Labor Coalition to Defund UCPD

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In the wake of this spring’s George Floyd rebellions, labor is getting organized across the country to demand the defunding and dismantling of the police. Indeed, the movement for police abolition grows in part out of decades of grassroots, rank-and-file labor organizing. In our own workplace, unions like UAW2865 called for an end to union support for police in 2015, a call that also insisted on the importance of labor actions to remove police from UC campuses. Police unions are part of the backbone of police power in the United States; the protections they afford to police officers create the conditions for unchecked police violence. As both unionized and nonunionized workers continually struggling for our own rights and protections, we can no longer tolerate union support for police, in our university or anywhere else.

As workers, our relationship to the police is one of structural antagonism, and we know this from personal experience. In February, multiple students and workers engaged in a labor action were brutalized by UCPD officers. We know intimately the fact that UCPD works hand in glove with university administrators to quash labor organizing and to protect profit; not to protect us, the workers.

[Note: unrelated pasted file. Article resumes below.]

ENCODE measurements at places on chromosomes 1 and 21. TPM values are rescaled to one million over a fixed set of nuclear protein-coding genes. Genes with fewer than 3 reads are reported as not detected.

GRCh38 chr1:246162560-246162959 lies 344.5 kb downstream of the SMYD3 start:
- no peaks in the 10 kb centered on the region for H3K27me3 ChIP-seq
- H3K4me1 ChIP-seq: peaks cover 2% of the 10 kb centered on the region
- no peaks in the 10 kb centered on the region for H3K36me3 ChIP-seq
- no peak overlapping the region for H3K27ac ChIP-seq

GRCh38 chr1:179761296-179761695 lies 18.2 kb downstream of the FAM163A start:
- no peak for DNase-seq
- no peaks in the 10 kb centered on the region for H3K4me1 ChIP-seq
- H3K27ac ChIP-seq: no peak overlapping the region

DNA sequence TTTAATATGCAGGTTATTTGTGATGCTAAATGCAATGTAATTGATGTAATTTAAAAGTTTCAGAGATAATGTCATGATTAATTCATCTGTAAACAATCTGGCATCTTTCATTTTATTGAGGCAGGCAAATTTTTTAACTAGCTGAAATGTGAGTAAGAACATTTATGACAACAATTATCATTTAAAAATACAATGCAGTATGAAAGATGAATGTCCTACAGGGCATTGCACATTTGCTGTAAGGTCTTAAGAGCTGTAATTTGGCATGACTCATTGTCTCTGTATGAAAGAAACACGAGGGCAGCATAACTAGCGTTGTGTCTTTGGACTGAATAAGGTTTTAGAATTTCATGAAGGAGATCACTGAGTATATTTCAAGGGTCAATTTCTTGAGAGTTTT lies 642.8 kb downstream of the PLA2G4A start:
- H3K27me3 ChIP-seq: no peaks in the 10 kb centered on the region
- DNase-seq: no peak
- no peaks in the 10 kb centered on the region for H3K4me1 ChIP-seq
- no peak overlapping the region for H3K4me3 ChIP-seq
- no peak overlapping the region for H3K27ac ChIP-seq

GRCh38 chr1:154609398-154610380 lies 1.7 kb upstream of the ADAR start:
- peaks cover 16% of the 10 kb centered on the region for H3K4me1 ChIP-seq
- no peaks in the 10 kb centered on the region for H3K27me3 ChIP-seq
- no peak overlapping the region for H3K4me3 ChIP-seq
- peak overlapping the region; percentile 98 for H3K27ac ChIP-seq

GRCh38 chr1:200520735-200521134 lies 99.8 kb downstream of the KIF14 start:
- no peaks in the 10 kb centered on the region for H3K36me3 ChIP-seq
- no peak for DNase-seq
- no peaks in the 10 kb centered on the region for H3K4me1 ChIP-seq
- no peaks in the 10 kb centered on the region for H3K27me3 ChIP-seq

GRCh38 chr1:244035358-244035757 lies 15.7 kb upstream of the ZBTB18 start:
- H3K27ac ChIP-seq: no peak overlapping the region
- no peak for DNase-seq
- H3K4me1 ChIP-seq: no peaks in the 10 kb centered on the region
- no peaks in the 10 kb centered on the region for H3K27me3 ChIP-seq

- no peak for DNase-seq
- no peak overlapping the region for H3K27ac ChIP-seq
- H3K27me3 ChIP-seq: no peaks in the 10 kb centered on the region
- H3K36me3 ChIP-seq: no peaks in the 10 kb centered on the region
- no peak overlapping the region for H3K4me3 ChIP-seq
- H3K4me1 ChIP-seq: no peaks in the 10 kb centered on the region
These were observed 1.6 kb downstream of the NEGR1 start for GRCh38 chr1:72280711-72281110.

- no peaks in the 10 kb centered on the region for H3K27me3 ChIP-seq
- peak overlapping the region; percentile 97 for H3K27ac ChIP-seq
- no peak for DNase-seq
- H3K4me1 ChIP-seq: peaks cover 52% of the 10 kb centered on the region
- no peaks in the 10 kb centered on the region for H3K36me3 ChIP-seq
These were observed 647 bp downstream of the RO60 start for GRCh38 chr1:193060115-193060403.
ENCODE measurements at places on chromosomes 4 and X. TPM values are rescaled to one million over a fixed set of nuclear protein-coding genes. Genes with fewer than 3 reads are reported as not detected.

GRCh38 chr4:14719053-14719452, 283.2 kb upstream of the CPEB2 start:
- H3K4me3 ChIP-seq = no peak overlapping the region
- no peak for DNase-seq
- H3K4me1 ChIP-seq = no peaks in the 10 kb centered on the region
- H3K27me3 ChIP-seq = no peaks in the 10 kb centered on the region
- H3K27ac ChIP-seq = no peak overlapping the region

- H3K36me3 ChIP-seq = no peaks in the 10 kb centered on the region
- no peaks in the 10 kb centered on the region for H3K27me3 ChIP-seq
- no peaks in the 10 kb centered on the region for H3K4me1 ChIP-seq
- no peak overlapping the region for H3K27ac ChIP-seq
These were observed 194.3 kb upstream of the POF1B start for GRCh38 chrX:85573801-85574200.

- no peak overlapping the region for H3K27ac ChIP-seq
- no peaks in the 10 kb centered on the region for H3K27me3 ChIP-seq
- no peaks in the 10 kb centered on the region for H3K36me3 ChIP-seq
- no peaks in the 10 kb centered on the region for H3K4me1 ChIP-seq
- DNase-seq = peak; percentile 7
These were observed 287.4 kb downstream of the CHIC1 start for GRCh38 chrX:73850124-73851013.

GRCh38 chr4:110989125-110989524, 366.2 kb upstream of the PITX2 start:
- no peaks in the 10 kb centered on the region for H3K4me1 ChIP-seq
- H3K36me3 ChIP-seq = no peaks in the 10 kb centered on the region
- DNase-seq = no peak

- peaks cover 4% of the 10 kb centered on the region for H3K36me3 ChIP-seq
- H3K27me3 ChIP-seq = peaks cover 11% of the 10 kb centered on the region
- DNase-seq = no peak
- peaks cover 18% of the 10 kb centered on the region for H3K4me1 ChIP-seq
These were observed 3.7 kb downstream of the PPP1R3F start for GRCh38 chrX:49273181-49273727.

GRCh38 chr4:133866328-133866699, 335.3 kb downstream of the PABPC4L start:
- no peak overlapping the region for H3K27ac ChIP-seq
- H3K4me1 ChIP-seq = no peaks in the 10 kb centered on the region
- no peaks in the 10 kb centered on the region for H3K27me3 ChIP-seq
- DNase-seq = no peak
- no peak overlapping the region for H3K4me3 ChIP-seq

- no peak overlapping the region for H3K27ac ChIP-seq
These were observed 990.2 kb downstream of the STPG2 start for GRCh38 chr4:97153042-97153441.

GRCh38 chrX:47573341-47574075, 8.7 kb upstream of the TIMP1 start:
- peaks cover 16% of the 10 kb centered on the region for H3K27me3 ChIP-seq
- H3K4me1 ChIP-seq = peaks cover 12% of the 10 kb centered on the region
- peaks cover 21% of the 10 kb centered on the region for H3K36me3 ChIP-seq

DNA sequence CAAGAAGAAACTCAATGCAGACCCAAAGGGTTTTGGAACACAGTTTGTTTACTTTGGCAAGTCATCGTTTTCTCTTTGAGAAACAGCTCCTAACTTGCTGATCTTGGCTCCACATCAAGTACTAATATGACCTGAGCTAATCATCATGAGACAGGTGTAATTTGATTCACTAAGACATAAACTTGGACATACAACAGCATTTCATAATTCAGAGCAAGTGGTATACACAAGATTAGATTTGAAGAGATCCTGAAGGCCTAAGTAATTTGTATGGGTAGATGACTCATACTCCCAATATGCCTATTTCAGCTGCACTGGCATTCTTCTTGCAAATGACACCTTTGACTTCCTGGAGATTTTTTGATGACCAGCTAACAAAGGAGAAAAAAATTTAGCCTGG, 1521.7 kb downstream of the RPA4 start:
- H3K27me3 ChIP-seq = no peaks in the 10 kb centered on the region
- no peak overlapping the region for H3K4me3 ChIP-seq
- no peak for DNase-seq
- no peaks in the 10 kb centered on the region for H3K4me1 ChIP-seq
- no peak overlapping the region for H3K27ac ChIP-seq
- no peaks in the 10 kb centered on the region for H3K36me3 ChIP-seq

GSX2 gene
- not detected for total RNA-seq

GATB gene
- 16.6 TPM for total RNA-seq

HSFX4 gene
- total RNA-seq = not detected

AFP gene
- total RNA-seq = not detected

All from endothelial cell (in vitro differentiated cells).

UCSC spent $3.7 million on policing during the UCSC wildcat strike in February and March, which is equivalent to half of the entire UCSC police budget for 2018-19 (the most recent year for which data is available). UC’s top boss at the time, Janet Napolitano, reimbursed all of these expenses via her endowment fund.1 This gross spending on police repression of workers is in keeping with growth in the UCPD budget over recent years. The UC spent $138.2 million on police “base expenditures” in 2018-19, a dramatic increase from prior years. And there is no end in sight: the UC projects another budget increase for UCPD in the coming year, even while workers across the system are facing layoffs, furloughs, wage freezes, and generalized precarity due to new austerity measures.

As workers, we must organize ourselves and respond to these conditions, and we must do so now. We call for the formation of a labor coalition of workers, unionized and nonunionized, from across UC campuses. Only together will we have the strength necessary to counter the force of policing in our workplace.

Interested in getting involved?

  1. University of California Office of the President (2020): Decision Memo, June 10, 2020, p. 4. Released under the California Public Records Act
    (CPRA Request #20-3016)